Over the past few years the American economy has continued to recover, and this year the American economy has been firing on all cylinders. Because of this, access to capital for businesses of all sizes has increased substantially.
As the Federal Reserve noted in a 2017 Report, however, “By 2017, credit flows to small businesses had improved, though they remained below their pre-crisis levels.” Small business access to capital varies considerably. Businesses in certain urban and rural locations have less access than those in other parts of the country.
That’s the bad news. The good news is that the Small Business Administration has a priority goal in its strategic plan for FY 2018–2022 to correct this situation. That goal is to increase the number of loans in socially and economically disadvantaged urban communities and rural areas by 5% over the FY 2017 baseline by September 30, 2019.
The strategies related to this goal include:
- Increase capital to small businesses and emerging markets when conventional credit is not available
- Supplement investment capital to small businesses that have inadequate supply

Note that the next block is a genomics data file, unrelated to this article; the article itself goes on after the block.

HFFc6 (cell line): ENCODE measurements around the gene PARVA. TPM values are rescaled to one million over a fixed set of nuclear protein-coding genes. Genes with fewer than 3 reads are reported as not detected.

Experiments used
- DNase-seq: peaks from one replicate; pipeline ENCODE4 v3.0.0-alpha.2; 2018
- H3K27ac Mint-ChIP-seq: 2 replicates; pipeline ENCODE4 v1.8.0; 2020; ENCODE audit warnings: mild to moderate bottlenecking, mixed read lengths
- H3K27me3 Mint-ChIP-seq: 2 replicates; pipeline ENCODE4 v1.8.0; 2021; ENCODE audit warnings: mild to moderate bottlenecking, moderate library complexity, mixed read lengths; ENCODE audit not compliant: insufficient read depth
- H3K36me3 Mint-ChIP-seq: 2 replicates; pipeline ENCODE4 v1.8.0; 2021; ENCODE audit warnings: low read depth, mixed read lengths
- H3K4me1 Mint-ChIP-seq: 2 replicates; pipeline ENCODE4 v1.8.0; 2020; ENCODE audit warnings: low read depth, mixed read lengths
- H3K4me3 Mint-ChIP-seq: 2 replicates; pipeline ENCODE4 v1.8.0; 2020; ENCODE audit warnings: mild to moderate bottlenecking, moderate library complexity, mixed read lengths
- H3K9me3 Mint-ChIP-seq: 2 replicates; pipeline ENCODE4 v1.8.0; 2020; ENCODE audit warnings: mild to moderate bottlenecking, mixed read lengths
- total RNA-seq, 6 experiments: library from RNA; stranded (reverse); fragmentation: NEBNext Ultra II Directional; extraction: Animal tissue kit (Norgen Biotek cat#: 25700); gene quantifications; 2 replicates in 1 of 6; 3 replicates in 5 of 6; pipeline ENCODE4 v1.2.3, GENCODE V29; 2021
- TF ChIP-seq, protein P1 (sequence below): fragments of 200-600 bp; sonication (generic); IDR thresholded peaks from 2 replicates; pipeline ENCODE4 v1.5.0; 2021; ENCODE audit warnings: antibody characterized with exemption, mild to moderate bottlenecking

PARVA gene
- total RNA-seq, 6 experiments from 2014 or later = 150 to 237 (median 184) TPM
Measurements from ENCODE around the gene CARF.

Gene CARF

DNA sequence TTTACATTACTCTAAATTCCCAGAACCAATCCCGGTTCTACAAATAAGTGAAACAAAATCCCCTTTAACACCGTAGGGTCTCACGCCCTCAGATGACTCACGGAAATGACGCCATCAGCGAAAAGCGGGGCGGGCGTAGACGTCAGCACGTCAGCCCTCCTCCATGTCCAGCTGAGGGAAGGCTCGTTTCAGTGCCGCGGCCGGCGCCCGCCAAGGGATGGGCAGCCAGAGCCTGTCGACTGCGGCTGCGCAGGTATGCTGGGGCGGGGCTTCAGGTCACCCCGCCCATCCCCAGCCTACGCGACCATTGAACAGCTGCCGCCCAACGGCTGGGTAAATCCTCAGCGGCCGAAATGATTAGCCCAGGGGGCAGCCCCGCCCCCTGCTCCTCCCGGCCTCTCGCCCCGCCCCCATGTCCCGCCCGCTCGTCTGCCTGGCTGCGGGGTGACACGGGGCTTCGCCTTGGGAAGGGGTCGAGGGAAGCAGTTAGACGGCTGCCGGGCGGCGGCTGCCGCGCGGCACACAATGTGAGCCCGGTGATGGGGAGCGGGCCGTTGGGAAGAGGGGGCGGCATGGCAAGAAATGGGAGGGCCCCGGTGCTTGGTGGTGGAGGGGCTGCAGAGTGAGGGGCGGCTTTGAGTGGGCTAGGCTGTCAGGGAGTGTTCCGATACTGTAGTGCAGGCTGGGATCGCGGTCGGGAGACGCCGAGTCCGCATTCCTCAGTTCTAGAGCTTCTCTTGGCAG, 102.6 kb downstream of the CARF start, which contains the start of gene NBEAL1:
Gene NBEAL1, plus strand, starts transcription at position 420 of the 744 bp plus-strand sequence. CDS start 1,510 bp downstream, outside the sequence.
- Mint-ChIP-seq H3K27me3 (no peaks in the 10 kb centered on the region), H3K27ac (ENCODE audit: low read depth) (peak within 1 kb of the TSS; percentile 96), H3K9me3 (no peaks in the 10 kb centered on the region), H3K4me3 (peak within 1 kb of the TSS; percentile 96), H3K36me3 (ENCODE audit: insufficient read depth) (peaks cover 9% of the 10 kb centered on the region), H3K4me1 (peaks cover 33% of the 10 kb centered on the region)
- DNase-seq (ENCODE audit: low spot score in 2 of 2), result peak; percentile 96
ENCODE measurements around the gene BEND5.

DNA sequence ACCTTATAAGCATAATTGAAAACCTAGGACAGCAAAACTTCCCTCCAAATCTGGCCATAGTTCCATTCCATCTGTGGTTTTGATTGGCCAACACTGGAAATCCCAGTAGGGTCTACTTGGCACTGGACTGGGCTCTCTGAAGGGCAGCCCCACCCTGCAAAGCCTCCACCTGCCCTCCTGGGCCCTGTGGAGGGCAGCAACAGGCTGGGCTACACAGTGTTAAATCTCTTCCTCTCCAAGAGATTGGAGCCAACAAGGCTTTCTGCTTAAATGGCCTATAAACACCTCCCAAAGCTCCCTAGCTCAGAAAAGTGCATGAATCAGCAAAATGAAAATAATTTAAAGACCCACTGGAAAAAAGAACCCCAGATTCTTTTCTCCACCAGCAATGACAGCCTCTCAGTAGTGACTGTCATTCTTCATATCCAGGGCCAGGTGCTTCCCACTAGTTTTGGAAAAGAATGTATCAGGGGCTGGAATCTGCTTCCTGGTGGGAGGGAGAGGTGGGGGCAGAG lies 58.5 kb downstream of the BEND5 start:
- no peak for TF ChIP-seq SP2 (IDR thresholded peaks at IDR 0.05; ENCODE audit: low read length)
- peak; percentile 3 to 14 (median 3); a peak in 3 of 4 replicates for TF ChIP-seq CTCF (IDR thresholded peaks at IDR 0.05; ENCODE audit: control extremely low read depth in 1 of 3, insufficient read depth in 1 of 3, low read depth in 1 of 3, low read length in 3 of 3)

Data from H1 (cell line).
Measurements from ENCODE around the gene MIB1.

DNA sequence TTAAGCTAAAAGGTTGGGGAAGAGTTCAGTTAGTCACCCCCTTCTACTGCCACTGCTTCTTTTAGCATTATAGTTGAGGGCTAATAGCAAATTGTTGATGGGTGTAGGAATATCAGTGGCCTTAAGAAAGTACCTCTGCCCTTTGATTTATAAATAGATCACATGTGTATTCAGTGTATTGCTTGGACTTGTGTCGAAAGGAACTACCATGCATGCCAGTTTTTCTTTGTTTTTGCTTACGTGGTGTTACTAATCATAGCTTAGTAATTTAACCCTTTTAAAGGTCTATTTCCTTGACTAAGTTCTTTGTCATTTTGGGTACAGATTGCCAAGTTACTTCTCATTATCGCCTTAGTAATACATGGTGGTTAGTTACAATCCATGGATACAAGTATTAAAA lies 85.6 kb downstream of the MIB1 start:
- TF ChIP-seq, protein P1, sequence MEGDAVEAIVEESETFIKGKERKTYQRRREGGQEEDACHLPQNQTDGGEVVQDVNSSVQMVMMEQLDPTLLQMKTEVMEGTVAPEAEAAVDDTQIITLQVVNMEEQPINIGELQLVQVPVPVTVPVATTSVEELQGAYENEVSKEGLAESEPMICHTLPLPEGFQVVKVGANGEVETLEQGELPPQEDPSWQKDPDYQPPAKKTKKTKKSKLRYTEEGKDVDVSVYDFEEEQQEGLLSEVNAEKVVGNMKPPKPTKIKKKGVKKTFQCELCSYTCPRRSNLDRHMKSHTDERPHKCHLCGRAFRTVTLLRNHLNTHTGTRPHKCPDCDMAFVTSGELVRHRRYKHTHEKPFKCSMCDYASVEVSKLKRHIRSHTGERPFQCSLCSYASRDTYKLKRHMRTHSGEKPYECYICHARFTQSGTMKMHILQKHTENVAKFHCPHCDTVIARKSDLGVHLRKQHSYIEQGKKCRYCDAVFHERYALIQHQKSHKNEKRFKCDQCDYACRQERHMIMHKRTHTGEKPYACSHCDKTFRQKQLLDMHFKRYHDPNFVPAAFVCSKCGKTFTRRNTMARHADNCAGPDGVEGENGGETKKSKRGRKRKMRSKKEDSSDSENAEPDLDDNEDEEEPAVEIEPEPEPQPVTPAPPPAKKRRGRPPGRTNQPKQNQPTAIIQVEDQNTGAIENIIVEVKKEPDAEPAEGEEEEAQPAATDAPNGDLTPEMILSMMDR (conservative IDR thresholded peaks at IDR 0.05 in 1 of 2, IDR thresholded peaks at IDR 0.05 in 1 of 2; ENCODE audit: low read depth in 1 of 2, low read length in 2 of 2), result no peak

- Strengthen and expand the network of lenders offering SBA products
These are sound strategies and the SBA’s strategic plan is a very solid document. The plan is subtitled SBA Reimagined: Powering the American Dream. In her cover message to the plan, SBA administrator Linda E. McMahon states: “With this information, the SBA has taken its first steps toward reimagining itself in a modern era.”
We propose that the SBA consider taking one additional step as part of its “reimagination agenda.” That is to add a strategy for making direct loans to small businesses in socially and economically disadvantaged urban communities and rural areas.
This might be viewed as a radical proposal in that the primary role of the SBA, as defined through legislation, is as a loan guarantor and not a loan provider. Putting it into the direct lending business might seem a stretch.
But it is not. Because, truth be told, the SBA is already in the direct lending business. And it is in it in a big way.
That business is providing disaster loans after a natural disaster ravages a community. Linda McMahon, in an interview after her first year as administrator, called the SBA “the best kept secret in the country,” and cited these disaster relief loans as the agency’s “biggest” secret.
Due primarily to hurricanes Harvey, Irma and Maria in 2017, the SBA approved more than $7.2 billion in over 141,000 loans to small businesses, nonprofits, homeowners, and renters for that year. The numbers are not in for 2018, but with the horrendous flooding caused by Florence, and the almost total devastation wrought by Michael, they will undoubtedly be substantial again.